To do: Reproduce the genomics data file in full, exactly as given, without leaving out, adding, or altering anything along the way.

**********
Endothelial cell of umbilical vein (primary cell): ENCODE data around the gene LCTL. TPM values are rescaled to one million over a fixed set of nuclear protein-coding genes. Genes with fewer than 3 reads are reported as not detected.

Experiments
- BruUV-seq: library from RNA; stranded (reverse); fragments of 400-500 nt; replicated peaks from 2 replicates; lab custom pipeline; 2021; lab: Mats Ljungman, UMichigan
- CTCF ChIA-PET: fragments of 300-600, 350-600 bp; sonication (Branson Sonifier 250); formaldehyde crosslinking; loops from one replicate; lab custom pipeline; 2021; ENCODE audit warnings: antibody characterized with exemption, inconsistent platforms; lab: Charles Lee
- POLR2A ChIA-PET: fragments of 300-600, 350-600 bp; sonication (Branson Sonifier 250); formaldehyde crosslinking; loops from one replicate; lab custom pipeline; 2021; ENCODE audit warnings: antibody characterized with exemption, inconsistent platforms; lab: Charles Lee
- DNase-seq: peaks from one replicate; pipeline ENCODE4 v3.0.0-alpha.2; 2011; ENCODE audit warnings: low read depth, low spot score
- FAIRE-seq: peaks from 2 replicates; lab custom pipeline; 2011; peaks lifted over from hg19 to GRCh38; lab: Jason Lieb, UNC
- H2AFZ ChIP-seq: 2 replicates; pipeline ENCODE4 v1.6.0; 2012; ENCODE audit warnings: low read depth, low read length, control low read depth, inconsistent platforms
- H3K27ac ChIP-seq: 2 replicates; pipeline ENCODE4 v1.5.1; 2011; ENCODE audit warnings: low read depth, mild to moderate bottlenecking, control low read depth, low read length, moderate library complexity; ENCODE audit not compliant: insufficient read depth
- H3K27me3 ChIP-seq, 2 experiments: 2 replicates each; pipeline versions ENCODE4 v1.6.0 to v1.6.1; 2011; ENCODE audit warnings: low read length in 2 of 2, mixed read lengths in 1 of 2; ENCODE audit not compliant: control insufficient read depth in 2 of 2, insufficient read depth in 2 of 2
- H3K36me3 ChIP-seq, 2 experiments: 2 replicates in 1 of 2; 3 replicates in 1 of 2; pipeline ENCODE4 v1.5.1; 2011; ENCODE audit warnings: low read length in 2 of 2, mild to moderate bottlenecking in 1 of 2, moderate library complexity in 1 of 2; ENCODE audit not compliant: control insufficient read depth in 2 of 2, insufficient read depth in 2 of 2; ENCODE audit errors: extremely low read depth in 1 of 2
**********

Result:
Endothelial cell of umbilical vein (primary cell): ENCODE data around the gene LCTL. TPM values are rescaled to one million over a fixed set of nuclear protein-coding genes. Genes with fewer than 3 reads are reported as not detected.

Experiments
- BruUV-seq: library from RNA; stranded (reverse); fragments of 400-500 nt; replicated peaks from 2 replicates; lab custom pipeline; 2021; lab: Mats Ljungman, UMichigan
- CTCF ChIA-PET: fragments of 300-600, 350-600 bp; sonication (Branson Sonifier 250); formaldehyde crosslinking; loops from one replicate; lab custom pipeline; 2021; ENCODE audit warnings: antibody characterized with exemption, inconsistent platforms; lab: Charles Lee
- POLR2A ChIA-PET: fragments of 300-600, 350-600 bp; sonication (Branson Sonifier 250); formaldehyde crosslinking; loops from one replicate; lab custom pipeline; 2021; ENCODE audit warnings: antibody characterized with exemption, inconsistent platforms; lab: Charles Lee
- DNase-seq: peaks from one replicate; pipeline ENCODE4 v3.0.0-alpha.2; 2011; ENCODE audit warnings: low read depth, low spot score
- FAIRE-seq: peaks from 2 replicates; lab custom pipeline; 2011; peaks lifted over from hg19 to GRCh38; lab: Jason Lieb, UNC
- H2AFZ ChIP-seq: 2 replicates; pipeline ENCODE4 v1.6.0; 2012; ENCODE audit warnings: low read depth, low read length, control low read depth, inconsistent platforms
- H3K27ac ChIP-seq: 2 replicates; pipeline ENCODE4 v1.5.1; 2011; ENCODE audit warnings: low read depth, mild to moderate bottlenecking, control low read depth, low read length, moderate library complexity; ENCODE audit not compliant: insufficient read depth
- H3K27me3 ChIP-seq, 2 experiments: 2 replicates each; pipeline versions ENCODE4 v1.6.0 to v1.6.1; 2011; ENCODE audit warnings: low read length in 2 of 2, mixed read lengths in 1 of 2; ENCODE audit not compliant: control insufficient read depth in 2 of 2, insufficient read depth in 2 of 2
- H3K36me3 ChIP-seq, 2 experiments: 2 replicates in 1 of 2; 3 replicates in 1 of 2; pipeline ENCODE4 v1.5.1; 2011; ENCODE audit warnings: low read length in 2 of 2, mild to moderate bottlenecking in 1 of 2, moderate library complexity in 1 of 2; ENCODE audit not compliant: control insufficient read depth in 2 of 2, insufficient read depth in 2 of 2; ENCODE audit errors: extremely low read depth in 1 of 2